During assembly the screw head which is like a washer will seat itself against the shoulder created by the drill bit creating a traction effect that will firmly hold your pieces together. It’s quick and easy. The jig guides the drill bit to specific angle into the workpiece giving you a hole looking just like this one:
One advantage of this technique is that you can use it on small pieces as well as on large panels and on nearly any thickness of pieces. You can in fact join different thicknesses pieces together or same thickness without any problems. You just need to set thing up properly and you’re done.
Speaking of adjustments those are a piece of cake and nearly foolproof. There are only two! The first one is performed on the jig. It has graduations engraved on the side and you just have to set it to the position corresponding to the thickness of the piece you’ll be drilling in and that’s the piece that will be held in the jig. The second one is done with the stop collar on the drill bit. A gauge on the jig’s base helps you adjust the collar for the thickness of the piece that will be screwed in.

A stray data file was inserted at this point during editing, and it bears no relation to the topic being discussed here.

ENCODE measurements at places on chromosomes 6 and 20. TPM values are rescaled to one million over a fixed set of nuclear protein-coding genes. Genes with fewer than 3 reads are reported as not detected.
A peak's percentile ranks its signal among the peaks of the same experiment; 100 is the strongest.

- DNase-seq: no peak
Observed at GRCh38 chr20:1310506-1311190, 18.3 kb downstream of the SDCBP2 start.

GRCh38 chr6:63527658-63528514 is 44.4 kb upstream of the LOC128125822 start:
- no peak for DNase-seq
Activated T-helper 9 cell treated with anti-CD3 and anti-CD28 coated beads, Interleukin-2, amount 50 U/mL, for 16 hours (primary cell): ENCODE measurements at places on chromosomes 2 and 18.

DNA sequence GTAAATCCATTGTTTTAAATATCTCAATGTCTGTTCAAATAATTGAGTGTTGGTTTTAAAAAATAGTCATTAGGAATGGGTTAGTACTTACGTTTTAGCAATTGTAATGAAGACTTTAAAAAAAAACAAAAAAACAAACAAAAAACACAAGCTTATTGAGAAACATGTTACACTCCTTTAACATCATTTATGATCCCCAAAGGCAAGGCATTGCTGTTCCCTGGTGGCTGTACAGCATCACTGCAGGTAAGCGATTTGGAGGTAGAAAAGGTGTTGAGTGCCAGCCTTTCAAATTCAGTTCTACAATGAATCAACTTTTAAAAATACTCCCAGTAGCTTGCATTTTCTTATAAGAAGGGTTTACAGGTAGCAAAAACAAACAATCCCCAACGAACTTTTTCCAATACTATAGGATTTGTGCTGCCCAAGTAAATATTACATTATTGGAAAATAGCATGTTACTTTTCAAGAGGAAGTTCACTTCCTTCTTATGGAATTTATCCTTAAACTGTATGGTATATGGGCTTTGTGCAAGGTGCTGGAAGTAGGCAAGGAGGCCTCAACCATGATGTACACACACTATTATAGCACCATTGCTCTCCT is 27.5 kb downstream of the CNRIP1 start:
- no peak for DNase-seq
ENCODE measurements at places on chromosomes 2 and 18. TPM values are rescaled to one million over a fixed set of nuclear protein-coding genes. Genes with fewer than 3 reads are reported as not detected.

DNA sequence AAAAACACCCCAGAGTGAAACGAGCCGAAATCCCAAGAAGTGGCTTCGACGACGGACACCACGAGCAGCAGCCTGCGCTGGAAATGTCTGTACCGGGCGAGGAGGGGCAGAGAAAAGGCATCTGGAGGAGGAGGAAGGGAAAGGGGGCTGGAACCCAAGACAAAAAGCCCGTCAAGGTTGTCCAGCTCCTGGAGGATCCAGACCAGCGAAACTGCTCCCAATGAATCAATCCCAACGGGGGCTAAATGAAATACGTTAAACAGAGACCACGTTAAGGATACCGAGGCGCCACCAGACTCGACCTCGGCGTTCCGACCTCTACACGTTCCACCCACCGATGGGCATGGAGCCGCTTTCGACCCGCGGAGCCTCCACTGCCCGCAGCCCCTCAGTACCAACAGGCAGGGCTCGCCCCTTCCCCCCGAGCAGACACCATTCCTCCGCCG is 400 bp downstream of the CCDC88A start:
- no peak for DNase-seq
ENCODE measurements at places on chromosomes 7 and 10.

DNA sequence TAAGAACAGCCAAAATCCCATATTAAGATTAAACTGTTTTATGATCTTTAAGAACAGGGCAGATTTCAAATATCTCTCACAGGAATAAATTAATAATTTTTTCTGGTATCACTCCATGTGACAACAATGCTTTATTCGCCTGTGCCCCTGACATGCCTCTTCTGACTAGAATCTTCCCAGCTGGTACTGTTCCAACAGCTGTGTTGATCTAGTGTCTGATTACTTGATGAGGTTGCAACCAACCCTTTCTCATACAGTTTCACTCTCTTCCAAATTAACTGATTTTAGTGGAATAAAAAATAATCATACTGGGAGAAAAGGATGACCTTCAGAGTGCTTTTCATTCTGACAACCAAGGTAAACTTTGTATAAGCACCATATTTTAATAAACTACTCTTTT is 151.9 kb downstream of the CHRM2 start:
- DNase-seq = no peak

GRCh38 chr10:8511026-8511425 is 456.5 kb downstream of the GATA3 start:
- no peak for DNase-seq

Once setup is done you just need to put the stepped drill bit into the drill and the piece to be drilled in to the jig. Then use the drill to bore holes. For my own I worked mostly with hardwood species like oak, ash and maple. Because those woods are quite hard a cordless drill was often draining out its batteries in no time. So I ended up buying a cheap 3/8″ corded drill that only gets used for this purpose but it never gets out of power and it’s lighter than a corded one.
Once holes have been drilled, assembly is a matter of aligning pieces and driving screws in. After a while working with the system I learned to use some precautions during assembly. I always put my pieces in place with clamps before screwing if the final assembly is a corner shaped one like on the previous picture which is one of my workbench’s legs made 2 years ago. The angle of the hole and the traction of the screw always lead to slight movement of pieces if not well maintained in place. For a flat lying assembly I either use the face clamp provided in the kit or the clamping plate recessed on my workbench’s top:
With this one there is no way pieces can move around while screwing!